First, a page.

Are you scared of your car getting hacked? The term “hacking” is so broad—and its use in clickbait headlines so vague—as to be meaningless. When was the last time you heard of someone’s car actually being hacked? You haven’t, except for examples which have virtually no bearing on real life.
Your car is as likely to get hacked as you are to get Ebola. Actually, that isn’t true—thousands of people caught Ebola last year. How many private citizens’ cars were hacked? As many as were eaten by Kraken, which is to say, none.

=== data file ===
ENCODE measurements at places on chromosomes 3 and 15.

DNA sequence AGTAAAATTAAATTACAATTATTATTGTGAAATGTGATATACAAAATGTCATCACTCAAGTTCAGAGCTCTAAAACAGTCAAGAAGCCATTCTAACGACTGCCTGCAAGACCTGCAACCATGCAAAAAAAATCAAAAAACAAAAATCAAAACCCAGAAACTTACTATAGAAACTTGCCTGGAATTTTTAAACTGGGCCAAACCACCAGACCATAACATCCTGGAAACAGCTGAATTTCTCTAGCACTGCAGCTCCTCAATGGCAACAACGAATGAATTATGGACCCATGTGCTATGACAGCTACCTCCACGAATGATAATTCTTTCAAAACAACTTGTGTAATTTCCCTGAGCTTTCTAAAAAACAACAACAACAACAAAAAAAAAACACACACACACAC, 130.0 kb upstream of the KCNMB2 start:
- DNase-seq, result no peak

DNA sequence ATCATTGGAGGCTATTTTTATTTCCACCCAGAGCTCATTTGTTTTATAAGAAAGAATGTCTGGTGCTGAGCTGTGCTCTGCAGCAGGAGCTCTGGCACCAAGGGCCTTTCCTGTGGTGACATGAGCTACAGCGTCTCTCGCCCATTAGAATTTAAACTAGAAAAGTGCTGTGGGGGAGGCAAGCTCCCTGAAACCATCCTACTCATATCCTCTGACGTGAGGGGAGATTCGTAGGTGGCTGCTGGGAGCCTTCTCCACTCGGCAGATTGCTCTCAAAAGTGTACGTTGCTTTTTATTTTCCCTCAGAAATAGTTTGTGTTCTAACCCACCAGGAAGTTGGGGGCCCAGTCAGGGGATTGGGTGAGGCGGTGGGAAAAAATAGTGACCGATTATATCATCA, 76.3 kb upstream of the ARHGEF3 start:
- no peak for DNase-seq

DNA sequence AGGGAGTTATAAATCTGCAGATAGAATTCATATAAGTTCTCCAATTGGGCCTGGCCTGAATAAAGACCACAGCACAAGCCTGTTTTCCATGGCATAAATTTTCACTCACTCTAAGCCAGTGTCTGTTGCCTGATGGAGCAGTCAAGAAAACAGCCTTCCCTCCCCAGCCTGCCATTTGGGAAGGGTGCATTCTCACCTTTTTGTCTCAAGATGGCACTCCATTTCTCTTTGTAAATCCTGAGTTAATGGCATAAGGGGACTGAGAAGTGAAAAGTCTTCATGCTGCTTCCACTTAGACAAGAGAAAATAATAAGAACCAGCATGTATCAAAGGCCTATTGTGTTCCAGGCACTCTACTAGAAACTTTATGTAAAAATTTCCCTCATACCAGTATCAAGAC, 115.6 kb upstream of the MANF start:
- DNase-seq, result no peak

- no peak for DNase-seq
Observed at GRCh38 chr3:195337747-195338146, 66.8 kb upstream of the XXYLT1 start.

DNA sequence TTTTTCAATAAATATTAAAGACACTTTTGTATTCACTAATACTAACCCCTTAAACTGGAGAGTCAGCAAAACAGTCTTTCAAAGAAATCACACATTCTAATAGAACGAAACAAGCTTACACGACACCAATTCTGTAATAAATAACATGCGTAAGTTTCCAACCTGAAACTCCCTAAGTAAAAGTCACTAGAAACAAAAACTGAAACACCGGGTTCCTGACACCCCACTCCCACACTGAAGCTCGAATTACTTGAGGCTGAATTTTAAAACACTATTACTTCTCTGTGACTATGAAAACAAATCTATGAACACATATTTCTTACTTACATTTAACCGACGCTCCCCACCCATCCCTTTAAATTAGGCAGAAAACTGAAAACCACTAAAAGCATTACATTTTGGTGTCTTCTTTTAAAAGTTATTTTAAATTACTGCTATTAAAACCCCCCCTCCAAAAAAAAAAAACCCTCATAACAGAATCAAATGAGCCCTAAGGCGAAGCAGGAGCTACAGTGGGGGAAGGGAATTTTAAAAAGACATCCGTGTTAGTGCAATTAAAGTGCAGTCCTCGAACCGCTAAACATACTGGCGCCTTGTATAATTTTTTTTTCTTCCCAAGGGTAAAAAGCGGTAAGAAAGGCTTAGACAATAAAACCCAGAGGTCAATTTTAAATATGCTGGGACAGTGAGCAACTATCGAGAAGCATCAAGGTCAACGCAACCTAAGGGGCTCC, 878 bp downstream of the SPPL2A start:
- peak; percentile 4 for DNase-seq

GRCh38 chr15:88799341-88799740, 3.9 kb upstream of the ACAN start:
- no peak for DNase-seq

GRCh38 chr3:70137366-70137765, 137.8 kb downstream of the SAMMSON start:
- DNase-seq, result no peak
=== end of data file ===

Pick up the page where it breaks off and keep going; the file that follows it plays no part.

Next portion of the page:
The good news? The nightmare car hack (see below) hasn’t happened. At least not yet. Connected car technologies that will open the door to hacking aren’t quite as connected as headlines would have us believe.
The bad news? The law of unintended consequences means connected cars will almost certainly give rise to new forms of aggravation.
We’re not there yet, but when they arrive we’re going to miss the old days, when car hacking was known by its original name: car theft.